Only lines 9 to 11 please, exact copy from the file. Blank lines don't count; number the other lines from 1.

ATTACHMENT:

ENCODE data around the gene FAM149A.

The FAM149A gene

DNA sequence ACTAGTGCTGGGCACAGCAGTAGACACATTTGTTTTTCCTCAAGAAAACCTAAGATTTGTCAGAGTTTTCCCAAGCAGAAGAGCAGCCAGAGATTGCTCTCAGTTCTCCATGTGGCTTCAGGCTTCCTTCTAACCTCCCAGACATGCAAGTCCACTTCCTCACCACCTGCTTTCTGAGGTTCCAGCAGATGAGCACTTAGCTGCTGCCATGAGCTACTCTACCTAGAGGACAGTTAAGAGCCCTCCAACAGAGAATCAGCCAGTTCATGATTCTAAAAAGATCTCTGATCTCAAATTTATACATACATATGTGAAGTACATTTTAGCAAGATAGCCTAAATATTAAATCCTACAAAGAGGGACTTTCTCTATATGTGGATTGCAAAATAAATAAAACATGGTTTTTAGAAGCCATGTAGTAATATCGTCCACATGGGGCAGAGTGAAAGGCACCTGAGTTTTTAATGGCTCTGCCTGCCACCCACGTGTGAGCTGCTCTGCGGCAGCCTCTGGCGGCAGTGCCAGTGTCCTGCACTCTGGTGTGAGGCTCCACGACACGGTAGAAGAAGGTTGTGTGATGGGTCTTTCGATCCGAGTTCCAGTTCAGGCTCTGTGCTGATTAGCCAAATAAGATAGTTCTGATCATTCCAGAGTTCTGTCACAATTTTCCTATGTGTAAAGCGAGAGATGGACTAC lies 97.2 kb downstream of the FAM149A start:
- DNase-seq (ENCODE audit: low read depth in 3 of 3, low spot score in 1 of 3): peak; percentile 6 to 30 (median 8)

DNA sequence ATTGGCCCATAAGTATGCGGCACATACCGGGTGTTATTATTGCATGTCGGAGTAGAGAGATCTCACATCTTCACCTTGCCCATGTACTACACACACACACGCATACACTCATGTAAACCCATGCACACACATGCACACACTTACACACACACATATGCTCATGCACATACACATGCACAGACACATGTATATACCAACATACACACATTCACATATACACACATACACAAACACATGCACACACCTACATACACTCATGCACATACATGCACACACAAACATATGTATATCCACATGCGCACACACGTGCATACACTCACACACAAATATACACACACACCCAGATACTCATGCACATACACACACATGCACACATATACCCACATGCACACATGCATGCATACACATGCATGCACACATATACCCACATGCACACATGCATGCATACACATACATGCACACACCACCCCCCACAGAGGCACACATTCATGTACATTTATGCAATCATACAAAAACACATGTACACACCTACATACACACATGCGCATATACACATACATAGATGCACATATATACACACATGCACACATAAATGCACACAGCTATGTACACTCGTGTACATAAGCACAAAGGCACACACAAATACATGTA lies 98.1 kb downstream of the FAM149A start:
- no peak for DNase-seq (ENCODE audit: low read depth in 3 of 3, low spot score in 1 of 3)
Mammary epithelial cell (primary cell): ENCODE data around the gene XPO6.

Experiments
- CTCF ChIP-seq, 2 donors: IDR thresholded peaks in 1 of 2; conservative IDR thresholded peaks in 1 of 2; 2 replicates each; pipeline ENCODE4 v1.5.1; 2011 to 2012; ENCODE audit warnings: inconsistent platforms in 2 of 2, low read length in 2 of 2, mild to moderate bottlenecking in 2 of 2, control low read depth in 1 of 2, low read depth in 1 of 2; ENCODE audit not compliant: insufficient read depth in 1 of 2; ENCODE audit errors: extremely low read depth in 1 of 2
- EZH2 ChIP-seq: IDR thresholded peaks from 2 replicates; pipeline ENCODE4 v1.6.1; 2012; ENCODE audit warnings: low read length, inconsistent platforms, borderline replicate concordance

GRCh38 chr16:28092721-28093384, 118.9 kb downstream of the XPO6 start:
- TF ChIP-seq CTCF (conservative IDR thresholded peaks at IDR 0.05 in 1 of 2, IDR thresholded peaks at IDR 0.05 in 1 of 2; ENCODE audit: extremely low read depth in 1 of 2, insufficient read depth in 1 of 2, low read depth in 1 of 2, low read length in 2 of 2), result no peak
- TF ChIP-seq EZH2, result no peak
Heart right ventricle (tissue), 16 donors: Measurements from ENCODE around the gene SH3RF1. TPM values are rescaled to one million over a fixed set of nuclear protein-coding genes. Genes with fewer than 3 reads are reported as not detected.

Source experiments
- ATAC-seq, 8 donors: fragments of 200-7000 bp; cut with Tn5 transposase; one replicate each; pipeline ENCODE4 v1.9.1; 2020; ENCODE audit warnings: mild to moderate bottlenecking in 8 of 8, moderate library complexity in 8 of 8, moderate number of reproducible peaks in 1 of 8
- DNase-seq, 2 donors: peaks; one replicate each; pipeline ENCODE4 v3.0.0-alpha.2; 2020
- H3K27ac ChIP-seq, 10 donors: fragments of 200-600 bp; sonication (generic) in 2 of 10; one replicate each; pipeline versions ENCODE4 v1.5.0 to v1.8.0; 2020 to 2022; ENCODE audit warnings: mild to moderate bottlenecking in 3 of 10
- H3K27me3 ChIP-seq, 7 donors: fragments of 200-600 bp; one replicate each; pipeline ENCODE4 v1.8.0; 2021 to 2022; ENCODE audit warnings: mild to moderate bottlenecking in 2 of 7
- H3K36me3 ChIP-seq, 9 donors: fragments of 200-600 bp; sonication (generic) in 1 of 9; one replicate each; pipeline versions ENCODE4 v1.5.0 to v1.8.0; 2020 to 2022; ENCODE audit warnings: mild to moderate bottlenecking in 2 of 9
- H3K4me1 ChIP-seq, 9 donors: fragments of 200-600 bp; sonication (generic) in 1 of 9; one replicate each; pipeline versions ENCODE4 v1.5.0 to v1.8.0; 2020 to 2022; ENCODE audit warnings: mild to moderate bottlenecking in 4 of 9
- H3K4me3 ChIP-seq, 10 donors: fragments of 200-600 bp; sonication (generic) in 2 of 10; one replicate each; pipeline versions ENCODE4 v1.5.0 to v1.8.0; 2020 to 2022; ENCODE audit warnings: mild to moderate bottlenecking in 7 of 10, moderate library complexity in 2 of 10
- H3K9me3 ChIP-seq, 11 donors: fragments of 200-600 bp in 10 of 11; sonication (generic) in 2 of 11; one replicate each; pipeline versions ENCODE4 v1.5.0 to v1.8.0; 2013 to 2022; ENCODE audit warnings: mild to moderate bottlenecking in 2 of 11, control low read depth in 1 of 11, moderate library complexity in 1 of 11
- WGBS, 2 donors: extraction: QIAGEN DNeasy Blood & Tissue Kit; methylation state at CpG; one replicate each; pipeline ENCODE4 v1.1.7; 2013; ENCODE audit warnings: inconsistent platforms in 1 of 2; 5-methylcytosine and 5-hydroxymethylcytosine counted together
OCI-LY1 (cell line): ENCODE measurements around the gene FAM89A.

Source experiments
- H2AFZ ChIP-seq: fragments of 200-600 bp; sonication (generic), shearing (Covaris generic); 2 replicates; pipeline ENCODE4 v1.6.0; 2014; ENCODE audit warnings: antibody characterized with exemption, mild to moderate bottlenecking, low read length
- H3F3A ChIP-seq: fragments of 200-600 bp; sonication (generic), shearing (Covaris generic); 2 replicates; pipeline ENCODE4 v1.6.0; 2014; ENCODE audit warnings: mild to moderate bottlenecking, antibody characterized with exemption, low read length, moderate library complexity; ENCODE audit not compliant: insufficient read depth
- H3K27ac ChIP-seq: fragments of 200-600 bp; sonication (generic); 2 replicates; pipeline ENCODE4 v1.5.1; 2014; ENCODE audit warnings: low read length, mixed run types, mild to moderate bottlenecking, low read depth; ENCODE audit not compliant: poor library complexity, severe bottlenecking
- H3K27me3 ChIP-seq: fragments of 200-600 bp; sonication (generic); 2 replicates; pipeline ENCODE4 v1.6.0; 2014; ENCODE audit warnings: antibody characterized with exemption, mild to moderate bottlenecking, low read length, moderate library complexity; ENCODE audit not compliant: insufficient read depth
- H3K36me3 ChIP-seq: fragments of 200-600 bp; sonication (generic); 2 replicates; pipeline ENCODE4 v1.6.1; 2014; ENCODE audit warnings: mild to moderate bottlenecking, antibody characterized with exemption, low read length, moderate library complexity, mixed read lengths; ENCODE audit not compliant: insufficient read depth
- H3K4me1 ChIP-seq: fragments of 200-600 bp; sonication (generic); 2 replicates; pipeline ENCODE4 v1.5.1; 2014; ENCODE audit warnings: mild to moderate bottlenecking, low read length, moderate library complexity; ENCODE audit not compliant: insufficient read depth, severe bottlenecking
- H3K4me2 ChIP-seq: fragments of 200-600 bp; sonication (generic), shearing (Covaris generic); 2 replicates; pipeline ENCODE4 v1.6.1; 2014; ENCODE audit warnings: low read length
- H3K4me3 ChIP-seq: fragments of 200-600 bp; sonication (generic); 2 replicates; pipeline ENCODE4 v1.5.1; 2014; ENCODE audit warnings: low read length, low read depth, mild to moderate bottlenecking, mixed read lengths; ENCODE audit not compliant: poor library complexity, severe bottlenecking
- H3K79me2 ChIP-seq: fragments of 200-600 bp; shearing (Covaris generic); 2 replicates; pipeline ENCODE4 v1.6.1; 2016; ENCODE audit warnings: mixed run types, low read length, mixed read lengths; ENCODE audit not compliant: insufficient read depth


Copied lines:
- CTCF ChIP-seq, 2 donors: IDR thresholded peaks in 1 of 2; conservative IDR thresholded peaks in 1 of 2; 2 replicates each; pipeline ENCODE4 v1.5.1; 2011 to 2012; ENCODE audit warnings: inconsistent platforms in 2 of 2, low read length in 2 of 2, mild to moderate bottlenecking in 2 of 2, control low read depth in 1 of 2, low read depth in 1 of 2; ENCODE audit not compliant: insufficient read depth in 1 of 2; ENCODE audit errors: extremely low read depth in 1 of 2
- EZH2 ChIP-seq: IDR thresholded peaks from 2 replicates; pipeline ENCODE4 v1.6.1; 2012; ENCODE audit warnings: low read length, inconsistent platforms, borderline replicate concordance

GRCh38 chr16:28092721-28093384, 118.9 kb downstream of the XPO6 start: